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Mr. Jamieson: The Strategic Rail Authority is sponsoring a demand study to establish numbers of air passengers and domestic (non-airport) users who might use an Airtrack service. Work on this is well advanced, and in the new year we hope to take a view on the next stage of development of the Airtrack proposal.
Mr. Jamieson: The Transport Act 2000 committed the Government to consider the development of a rural road hierarchy for speed management purposes. I refer my hon. Friend to the answer I gave to my hon. Friend the Member for Hyndburn (Mr. Pope) on 28 November 2001, Official Report, columns 94243W.
Dr. Kumar: To ask the Secretary of State for Transport, Local Government and the Regions (1) what action his Department recently has taken to promote good practice in the creation and development of local authority websites; 
Dr. Whitehead: We have made available £350 million of funding as part of our drive to ensure that all local authorities achieve 100 per cent. electronic service delivery capability by 2005. In 200102 this funding is being used to support 24 local authority pathfinders (with a further pathfinder being funded under the Invest to Save Budget) in a programme of innovation and shared learning. Many of the pathfinders are developing interactive websites, which other councils can then use as a model to create their own.
We are also in the process of developing guidance for local authorities on how they design their websites. This guidance will cover accessibility for people with disabilities, and we will consult widely when the draft document is published next year.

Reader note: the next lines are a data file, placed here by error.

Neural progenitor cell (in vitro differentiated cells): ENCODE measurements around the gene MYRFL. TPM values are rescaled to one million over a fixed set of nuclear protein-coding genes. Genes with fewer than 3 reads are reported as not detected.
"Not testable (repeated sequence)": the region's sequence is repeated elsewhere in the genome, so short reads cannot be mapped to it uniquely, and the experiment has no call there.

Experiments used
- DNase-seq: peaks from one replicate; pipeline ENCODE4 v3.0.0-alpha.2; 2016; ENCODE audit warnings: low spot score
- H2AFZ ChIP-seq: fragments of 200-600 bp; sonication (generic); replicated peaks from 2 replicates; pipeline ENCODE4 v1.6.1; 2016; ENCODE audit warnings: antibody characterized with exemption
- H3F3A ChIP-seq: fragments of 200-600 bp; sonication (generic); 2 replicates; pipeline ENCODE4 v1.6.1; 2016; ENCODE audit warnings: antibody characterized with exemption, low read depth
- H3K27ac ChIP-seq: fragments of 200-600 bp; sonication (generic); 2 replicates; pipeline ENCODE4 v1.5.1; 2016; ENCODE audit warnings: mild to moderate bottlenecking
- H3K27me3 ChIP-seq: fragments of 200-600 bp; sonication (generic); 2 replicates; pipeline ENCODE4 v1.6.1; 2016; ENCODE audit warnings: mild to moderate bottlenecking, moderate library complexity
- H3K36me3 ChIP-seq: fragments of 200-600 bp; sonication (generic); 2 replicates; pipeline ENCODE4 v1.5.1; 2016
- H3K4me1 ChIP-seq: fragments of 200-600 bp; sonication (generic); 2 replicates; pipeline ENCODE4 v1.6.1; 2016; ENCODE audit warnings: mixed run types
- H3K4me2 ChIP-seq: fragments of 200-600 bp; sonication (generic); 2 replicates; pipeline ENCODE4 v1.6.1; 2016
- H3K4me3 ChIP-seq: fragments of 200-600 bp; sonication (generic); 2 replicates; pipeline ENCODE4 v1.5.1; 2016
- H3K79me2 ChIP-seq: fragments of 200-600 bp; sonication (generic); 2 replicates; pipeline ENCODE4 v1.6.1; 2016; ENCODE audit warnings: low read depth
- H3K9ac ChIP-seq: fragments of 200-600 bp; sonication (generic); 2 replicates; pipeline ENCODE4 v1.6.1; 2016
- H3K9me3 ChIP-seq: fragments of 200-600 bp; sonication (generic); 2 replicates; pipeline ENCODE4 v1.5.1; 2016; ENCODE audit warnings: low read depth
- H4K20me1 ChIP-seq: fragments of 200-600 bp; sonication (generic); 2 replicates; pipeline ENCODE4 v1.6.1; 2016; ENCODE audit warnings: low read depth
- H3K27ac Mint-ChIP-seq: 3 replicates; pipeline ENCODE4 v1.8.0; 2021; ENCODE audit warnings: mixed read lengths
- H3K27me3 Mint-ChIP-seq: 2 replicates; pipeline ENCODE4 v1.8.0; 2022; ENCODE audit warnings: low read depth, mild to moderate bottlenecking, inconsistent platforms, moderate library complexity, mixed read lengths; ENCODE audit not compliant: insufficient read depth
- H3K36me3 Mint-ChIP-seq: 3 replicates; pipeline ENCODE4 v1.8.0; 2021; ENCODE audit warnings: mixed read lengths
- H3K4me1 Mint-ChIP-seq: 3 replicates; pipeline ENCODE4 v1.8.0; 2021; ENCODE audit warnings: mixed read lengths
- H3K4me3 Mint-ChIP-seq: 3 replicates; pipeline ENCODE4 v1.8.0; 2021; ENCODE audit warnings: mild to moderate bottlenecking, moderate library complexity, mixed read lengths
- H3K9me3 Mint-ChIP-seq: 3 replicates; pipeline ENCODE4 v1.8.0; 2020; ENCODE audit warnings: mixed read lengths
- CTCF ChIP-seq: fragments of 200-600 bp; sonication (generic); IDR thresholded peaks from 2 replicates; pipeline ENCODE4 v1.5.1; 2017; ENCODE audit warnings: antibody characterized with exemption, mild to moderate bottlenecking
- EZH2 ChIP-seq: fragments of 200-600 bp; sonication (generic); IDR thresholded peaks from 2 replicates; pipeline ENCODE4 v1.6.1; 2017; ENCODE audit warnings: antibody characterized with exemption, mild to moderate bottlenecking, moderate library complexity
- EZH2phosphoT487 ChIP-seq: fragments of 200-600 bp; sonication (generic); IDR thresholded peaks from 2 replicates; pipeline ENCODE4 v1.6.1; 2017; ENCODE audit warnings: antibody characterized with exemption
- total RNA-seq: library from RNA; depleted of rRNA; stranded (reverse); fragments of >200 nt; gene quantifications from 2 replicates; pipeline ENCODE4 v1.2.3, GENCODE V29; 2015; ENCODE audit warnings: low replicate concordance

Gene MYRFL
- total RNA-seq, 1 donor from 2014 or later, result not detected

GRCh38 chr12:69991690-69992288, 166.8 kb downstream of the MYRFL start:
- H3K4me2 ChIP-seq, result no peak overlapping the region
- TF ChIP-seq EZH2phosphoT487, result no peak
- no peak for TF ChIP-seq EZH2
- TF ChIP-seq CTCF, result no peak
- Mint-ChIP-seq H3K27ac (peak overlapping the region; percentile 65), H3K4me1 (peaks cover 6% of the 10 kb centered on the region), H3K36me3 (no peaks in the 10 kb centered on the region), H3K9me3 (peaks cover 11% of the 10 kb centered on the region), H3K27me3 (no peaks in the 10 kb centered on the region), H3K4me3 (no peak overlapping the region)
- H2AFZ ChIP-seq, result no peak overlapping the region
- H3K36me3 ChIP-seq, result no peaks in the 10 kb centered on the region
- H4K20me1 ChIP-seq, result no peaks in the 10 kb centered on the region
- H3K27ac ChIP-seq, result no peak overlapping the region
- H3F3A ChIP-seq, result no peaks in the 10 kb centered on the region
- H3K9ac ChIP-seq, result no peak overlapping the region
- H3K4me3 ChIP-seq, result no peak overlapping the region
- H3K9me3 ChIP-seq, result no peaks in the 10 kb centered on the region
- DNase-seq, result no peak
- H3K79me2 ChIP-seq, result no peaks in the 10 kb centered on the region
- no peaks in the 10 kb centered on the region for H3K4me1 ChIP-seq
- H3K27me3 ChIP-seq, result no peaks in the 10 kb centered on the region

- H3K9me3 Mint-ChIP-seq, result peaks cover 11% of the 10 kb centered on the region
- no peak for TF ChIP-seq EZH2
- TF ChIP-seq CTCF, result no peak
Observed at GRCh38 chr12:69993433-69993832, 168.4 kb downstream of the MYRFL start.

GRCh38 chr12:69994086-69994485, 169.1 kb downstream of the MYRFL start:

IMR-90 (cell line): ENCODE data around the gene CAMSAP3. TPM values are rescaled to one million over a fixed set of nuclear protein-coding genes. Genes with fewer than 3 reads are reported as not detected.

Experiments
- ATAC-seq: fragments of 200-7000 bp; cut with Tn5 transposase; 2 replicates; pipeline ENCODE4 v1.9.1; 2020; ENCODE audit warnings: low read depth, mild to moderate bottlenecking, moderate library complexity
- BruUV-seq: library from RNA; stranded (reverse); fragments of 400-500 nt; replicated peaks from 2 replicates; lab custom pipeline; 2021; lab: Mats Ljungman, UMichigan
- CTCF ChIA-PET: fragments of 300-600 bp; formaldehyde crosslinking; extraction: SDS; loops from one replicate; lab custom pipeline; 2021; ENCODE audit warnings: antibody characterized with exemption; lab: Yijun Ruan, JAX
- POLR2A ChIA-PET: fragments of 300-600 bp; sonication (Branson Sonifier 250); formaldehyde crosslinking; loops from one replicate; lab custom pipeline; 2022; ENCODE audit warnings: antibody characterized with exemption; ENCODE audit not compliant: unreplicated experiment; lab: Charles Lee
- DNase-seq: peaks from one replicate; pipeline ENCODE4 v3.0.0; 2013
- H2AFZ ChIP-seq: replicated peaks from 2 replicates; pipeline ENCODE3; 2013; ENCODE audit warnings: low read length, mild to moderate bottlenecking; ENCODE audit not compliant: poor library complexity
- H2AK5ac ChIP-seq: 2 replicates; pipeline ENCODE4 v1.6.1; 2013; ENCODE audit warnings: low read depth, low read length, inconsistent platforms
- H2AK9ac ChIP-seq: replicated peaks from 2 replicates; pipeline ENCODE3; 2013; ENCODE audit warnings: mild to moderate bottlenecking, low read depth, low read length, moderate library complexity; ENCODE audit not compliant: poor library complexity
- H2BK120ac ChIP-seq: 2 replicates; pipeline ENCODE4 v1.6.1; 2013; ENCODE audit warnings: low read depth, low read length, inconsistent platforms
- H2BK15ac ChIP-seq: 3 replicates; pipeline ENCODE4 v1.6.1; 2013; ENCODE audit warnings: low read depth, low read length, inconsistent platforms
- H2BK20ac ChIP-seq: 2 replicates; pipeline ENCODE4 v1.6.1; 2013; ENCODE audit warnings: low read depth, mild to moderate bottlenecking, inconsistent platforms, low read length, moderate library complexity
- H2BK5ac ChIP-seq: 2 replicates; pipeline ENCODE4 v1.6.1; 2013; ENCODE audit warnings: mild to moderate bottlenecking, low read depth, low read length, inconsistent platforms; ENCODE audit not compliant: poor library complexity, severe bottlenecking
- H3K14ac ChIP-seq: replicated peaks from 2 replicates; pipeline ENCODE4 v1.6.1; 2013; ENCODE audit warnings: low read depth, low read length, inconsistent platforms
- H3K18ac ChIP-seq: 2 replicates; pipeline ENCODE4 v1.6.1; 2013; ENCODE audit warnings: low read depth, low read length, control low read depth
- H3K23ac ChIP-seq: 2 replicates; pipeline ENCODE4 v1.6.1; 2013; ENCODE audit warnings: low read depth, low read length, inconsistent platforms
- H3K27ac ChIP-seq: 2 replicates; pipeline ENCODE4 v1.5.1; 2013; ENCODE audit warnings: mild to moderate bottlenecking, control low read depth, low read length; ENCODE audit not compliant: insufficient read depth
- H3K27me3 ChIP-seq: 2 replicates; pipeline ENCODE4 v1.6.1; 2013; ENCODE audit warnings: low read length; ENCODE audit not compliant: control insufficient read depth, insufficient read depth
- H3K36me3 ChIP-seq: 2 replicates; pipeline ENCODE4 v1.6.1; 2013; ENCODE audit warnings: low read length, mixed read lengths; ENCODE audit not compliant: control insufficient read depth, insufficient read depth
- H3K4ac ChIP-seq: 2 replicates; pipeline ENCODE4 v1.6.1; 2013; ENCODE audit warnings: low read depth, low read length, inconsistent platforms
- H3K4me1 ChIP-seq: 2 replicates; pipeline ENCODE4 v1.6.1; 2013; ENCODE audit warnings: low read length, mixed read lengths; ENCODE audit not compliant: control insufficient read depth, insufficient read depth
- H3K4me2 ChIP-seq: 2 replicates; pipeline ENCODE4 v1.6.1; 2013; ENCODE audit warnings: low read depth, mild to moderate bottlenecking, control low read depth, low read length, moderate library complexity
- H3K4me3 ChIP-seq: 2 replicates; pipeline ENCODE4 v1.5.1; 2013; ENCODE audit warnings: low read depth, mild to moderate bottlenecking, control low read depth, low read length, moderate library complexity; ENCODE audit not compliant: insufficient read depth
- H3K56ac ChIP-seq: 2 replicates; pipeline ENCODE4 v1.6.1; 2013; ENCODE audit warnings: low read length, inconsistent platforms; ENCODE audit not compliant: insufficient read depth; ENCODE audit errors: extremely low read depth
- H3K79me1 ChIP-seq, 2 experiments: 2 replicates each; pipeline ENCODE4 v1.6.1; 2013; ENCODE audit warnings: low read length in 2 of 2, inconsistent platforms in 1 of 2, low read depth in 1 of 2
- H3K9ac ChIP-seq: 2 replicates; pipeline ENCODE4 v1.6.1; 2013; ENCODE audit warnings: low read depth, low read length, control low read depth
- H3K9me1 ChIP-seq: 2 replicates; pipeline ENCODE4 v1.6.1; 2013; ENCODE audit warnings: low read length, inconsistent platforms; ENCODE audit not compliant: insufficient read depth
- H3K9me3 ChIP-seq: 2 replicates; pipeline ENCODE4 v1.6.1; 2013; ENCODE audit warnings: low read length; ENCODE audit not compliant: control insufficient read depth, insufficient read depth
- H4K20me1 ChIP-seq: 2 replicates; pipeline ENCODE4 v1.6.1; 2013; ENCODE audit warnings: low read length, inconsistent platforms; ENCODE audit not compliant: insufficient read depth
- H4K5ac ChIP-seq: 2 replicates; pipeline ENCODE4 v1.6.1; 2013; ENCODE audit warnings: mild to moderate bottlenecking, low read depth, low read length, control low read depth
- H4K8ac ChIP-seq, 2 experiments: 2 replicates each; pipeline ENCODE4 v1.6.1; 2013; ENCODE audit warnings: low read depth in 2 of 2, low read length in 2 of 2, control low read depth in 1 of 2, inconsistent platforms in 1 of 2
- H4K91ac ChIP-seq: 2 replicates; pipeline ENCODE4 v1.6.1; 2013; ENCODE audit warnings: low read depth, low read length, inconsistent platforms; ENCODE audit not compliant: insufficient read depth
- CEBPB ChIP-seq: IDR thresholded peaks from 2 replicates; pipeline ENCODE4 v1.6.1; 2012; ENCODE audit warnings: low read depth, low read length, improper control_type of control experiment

Dr. Whitehead: The Building (Amendment) Regulations 2001 were laid before Parliament on 11 October 2001, and come into force on 1 April 2002. Their supporting approved documents published on 31 October give guidance on the building insulation
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Mr. Bercow: To ask the Secretary of State for Transport, Local Government and the Regions when he expects to spend the £920 million that was allocated to his Department for 200001 but not spent. 
Dr. Whitehead: The 200001 underspend on the DETR Main Programmes Departmental Expenditure Limit became available for use in following years in accordance with the end-year flexibility arrangements (the set of rules by which Departments are allowed to carry forward unspent budget from one year to the next). The entitlement generated from 200001 and previous years was announced in Table 6 of Public Expenditure 20002001 Provisional Outturn (Cm 5243). £516 million end-year flexibility take up is being sought in the Winter Supplementary Estimates for the Department for Transport, Local Government and the Regions; £93 million has been transferred to the Department for the Environment, Food and Rural Affairs (as part of machinery of government changes) and further take-up will be sought in the spring Supplementary Estimates. Any unused end-year flexibility will be carried forward into future years.
Mr. Burstow: To ask the Secretary of State for Transport, Local Government and the Regions if he will estimate the total unallocated funds within his departmental expenditure limit (a) at the start of the financial year and (b) to date; and what was the month seven forecast on outturn underspend against his departmental expenditure limit in (i) real and (ii) percentage terms. 
Dr. Whitehead: The Department of the Environment, Transport and the Regions Departmental Annual Report for 2001 (Cm 5105) contains the Departmental Unallocated Provision (DUP) set for the present financial year in table A6a. Draw-down of the DUP has been reported to Parliament in the Winter Supplementary Estimates for the Department for Transport, Local Government and the Regions presented on 29 November. Outturn against six month forecast for each Request for Resources will be published in the Winter Supplementary Estimates Summary Request for Supply as usual.